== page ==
Dancing horses, low-riders, ice cream: Detroit parades for Cinco de Mayo

Gregg Krupa
The Detroit News

Detroit — It did not take long for Luz Munoz to decide her favorite part of the annual Cinco de Mayo Parade.

“The horses!” shouted the 4-year-old. “I want to see the horses!”

On a day fit for a parade, the 55th annual procession kicked off at noon Sunday, beginning at West Vernor and Central, with the Detroit Police Equestrian Squad and other horses.

“I love to see them,” Luz said, adjusting her new sunglasses and brushing back her black hair. “They make me happy.”

With the trees blooming and the green of spring still a fresh young hue, the bright sunshine and clear, blue skies provided just the right effect.

Bicyclists from Midtown Detroit and Lafayette Park said pedaling to the parade was ideal.

“Beautiful day, without a doubt,” said Chris Casteel of Detroit, standing in the shade of a tree, his bike leaning against his body.

“Smiles are out. The flowers are out.”

It is an event to see, and to be seen at.

“I came to the parade because it’s a great local festival and full of color and interesting,” said Lori Clark of Detroit. “And, it’s just great to see everyone out in the neighborhood enjoying it — families, everybody.”

For David Wallace of Detroit, walking along West Grand Boulevard, approaching the route, there were memories of the Cinco de Mayo Parades of yesteryear.

Members of the Detroit Police Mounted Unit ride in the the 55th Annual Cinco de Mayo parade.

"Actually, we were the first African American group to perform with the parade, the Falcons Drum & Bugle Corps,” Wallace said, recalling events of 40 years ago.

“We were right on Woodward at Forest in Detroit, and we used to march in all the parades,” he said. “Our leader, Betty Faulkner, passed away, so things kind of faded after that.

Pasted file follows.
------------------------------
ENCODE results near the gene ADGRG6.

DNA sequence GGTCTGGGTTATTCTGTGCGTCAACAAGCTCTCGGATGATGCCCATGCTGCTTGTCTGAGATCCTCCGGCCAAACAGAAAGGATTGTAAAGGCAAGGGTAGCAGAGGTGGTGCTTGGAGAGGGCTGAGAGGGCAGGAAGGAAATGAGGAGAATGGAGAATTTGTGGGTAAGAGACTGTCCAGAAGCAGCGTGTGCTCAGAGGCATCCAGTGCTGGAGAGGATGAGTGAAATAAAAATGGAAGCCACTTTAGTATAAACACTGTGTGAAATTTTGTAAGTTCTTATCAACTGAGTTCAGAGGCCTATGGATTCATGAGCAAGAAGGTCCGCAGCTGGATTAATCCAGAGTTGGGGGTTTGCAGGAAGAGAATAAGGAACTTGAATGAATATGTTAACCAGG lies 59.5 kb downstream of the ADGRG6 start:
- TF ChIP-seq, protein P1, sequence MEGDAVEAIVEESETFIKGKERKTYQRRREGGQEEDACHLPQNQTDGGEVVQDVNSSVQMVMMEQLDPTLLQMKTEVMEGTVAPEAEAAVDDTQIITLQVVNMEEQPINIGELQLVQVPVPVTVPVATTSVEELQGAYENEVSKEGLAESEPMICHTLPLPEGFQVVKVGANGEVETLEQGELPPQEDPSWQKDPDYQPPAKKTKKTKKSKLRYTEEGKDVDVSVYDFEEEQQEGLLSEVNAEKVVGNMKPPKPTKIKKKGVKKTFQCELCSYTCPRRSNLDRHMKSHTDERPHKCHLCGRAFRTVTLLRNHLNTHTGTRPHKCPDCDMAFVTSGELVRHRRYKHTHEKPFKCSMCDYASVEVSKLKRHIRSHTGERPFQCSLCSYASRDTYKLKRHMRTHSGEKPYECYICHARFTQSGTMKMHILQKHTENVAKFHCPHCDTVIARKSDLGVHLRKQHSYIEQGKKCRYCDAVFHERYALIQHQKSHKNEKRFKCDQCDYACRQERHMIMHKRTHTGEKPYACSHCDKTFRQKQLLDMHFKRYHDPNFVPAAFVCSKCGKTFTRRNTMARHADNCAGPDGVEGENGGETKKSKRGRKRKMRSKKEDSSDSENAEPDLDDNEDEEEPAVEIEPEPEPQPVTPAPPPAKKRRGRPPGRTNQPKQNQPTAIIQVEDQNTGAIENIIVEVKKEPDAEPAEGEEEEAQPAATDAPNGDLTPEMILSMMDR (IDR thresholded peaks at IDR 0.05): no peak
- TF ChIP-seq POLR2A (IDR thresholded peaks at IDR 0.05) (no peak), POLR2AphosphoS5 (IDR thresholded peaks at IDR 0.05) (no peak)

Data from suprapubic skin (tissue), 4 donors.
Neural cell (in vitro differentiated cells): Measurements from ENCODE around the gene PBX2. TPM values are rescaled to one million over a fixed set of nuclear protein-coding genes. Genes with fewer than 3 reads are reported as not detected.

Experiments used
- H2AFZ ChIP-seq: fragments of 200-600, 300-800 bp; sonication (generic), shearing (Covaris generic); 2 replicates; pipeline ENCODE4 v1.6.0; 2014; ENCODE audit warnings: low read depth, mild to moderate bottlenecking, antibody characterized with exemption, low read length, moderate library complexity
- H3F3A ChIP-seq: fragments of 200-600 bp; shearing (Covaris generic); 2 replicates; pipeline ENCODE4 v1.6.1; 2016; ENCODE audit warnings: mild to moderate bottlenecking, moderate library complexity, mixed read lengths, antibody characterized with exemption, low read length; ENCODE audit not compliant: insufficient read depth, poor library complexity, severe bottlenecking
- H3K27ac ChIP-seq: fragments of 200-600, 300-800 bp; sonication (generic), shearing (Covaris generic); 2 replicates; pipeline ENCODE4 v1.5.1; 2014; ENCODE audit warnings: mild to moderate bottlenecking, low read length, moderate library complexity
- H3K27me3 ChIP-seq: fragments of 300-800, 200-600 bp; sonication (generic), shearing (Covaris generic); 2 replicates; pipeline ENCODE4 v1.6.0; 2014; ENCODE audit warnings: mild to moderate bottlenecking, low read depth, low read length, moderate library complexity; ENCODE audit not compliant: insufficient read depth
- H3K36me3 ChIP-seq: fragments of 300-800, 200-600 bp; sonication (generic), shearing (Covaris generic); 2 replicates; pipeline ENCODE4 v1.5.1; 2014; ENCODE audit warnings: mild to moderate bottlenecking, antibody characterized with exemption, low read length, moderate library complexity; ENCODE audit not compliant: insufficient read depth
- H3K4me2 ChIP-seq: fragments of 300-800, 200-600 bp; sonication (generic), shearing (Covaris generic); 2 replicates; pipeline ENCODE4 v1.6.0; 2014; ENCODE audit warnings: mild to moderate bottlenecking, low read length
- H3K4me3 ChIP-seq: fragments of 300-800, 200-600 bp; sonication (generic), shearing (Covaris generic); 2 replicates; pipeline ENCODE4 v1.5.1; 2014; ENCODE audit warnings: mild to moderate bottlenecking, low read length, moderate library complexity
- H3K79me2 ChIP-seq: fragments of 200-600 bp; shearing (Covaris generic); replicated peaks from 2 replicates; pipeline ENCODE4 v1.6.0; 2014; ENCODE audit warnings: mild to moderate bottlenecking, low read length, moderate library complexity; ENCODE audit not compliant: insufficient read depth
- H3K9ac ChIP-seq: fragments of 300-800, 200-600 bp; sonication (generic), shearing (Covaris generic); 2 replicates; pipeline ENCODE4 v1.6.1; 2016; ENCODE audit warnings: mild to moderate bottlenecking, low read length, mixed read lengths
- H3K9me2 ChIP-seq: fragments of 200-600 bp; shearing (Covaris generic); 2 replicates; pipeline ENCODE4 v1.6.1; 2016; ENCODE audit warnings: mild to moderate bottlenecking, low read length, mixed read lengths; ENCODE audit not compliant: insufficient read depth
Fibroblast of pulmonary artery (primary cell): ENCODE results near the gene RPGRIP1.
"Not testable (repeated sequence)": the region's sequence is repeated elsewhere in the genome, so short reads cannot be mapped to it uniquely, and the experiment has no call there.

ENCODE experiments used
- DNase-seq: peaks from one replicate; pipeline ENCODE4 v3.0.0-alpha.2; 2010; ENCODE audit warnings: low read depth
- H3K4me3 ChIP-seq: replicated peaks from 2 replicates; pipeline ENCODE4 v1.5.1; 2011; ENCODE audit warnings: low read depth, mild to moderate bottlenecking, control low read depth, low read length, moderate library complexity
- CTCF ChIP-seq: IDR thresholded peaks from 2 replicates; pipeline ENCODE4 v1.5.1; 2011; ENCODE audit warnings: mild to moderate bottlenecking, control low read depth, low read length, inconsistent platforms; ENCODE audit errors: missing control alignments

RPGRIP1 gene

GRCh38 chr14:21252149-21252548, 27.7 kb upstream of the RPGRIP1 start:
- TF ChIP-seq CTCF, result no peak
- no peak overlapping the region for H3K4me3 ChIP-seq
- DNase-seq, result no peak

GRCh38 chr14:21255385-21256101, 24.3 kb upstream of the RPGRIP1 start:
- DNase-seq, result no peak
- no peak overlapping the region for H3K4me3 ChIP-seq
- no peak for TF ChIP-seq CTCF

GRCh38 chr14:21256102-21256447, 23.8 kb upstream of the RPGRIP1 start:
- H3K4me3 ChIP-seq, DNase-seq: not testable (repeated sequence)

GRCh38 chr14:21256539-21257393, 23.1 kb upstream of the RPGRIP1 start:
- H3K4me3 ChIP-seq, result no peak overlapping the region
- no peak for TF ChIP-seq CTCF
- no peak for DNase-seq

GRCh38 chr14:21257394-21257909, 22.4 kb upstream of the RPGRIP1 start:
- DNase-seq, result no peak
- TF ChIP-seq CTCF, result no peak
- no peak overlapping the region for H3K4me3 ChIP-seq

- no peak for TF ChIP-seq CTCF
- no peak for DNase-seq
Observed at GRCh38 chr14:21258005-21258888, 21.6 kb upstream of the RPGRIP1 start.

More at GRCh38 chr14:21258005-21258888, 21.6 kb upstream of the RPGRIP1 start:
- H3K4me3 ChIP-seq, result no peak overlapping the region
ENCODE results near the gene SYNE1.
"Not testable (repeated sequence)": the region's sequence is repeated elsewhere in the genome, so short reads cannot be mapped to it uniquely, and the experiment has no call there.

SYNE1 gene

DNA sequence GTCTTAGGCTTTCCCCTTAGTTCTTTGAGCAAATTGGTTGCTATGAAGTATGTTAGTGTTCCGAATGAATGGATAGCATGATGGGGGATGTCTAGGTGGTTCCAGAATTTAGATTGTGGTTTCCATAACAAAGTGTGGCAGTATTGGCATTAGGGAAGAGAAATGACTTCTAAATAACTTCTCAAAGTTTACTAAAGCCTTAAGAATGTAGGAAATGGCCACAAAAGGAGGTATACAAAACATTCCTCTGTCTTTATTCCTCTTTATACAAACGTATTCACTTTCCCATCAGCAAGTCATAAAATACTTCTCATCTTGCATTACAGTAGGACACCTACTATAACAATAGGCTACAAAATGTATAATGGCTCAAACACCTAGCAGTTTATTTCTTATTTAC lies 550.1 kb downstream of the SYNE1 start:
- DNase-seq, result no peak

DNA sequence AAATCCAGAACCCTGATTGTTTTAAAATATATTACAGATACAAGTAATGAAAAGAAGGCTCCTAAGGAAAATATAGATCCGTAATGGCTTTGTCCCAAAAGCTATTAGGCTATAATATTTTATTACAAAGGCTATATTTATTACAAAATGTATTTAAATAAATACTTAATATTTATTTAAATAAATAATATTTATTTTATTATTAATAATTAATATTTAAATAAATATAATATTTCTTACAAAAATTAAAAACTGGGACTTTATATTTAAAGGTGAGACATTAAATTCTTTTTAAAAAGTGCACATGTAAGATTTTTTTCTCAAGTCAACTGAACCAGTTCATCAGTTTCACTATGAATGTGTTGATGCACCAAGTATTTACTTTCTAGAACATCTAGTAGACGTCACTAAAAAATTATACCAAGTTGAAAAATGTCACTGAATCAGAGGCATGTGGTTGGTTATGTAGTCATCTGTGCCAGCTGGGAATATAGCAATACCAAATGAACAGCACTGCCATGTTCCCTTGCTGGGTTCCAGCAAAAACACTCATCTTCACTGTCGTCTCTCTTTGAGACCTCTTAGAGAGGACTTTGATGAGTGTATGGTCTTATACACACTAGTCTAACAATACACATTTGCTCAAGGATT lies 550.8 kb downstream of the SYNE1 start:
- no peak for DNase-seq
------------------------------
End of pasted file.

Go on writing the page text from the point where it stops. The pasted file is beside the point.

“It was a community organization she had put together.”

Wallace looked up at the blue sky and then west on West Vernor as a man trotted by on a black horse.

“It is a beautiful day!” he said. “The horses are starting to show up.”

Having marched in the parade, Wallace said he has a somewhat less romanticized view of the horses than little Luz. 

“I remember when the horses got in front of us,” Wallace said, a wry smile beginning to light his face. “We used to know how to change cadences to avoid things on the road.”

A man rides a bike in the 55th Annual Cinco de Mayo parade.

Wallace said the parade still is all about fun.

Many in the crowds on the sidewalks along Vernor talked about how the Cinco de Mayo Parade is annually one of the first events around the city that brings throngs outdoors on the warming days of the year.

But at its base, Cinco de Mayo is a festivity of Mexican culture.

More popular in the United States than in Mexico, the annual fiesta has been celebrated in California since the year after the battle it commemorates.

On May 5, 1862, led by General Ignacio Zaragoza, the Mexican Army repelled a larger, better equipped French Army at the Battle of Puebla.

That Zaragoza did not repeat the feat a week later in the Second Battle of Puebla is less noted than the heroic defense against long odds by the Mexican forces, against the army of a European nation bent on colonization.

These days, the exuberance tends towards music, art, delicious meals at food trucks, partying and a parade.

13-year-old Alex Lowe of Detroit walks in the 55th Annual Cinco de Mayo parade.

Organized by the Mexican Patriotic Committee of Metro Detroit, the 55th annual procession moved along West Vernor, from Central to 23rd Street. It included the Detroit police horses, the Western International High School ROTC and 50 other participants, including organizations and businesses.

It was also about ice cream.

“It’s the dancing horses, the low-riders and the ice cream,” said Sue Hudnut of Detroit, who also rode her bike to the parade.